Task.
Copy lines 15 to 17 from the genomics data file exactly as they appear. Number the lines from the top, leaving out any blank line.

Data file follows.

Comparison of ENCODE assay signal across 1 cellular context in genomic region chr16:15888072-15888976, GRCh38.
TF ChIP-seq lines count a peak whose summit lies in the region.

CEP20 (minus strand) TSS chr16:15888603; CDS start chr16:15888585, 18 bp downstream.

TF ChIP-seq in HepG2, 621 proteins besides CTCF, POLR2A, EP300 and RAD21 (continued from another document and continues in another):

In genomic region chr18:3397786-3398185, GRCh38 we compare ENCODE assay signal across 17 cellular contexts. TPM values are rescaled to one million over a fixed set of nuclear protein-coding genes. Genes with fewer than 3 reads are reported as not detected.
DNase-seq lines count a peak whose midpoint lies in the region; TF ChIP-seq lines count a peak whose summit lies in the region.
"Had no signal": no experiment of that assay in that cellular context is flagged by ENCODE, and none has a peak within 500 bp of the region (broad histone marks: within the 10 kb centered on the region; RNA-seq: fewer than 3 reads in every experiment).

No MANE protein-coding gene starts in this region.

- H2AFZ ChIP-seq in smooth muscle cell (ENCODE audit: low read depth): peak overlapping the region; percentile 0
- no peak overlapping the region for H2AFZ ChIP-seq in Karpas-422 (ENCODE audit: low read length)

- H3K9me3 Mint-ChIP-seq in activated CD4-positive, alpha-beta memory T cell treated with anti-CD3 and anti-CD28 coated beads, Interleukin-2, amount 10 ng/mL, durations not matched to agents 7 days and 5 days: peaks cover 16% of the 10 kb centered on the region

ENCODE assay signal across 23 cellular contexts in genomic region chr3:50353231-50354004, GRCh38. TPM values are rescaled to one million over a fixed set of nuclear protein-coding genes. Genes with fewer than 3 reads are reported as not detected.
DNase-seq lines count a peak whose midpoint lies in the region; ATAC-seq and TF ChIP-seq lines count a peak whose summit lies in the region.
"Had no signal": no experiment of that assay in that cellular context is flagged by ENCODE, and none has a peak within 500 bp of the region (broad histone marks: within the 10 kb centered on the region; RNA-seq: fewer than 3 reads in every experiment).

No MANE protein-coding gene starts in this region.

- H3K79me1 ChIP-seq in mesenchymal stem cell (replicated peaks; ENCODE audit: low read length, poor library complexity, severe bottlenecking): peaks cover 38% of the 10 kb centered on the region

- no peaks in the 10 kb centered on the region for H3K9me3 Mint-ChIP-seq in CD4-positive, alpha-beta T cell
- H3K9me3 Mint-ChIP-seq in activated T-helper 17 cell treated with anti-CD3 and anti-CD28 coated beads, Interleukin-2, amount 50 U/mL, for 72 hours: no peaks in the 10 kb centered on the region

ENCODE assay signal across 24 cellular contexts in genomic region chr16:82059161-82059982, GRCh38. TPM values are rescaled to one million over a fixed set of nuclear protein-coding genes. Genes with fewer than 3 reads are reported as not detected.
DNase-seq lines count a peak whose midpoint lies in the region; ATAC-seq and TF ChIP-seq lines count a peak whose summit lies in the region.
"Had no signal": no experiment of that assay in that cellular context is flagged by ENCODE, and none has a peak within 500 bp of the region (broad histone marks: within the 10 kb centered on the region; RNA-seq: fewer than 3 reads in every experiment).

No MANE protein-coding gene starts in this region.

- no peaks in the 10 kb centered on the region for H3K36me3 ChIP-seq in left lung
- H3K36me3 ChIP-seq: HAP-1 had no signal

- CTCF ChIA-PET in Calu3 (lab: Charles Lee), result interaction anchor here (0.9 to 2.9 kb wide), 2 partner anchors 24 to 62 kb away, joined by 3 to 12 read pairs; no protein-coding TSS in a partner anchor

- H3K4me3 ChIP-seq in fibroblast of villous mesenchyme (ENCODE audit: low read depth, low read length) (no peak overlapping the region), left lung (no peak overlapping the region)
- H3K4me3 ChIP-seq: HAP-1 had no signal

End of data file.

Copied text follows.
No MANE protein-coding gene starts in this region.

- H3K79me1 ChIP-seq in mesenchymal stem cell (replicated peaks; ENCODE audit: low read length, poor library complexity, severe bottlenecking): peaks cover 38% of the 10 kb centered on the region

- no peaks in the 10 kb centered on the region for H3K9me3 Mint-ChIP-seq in CD4-positive, alpha-beta T cell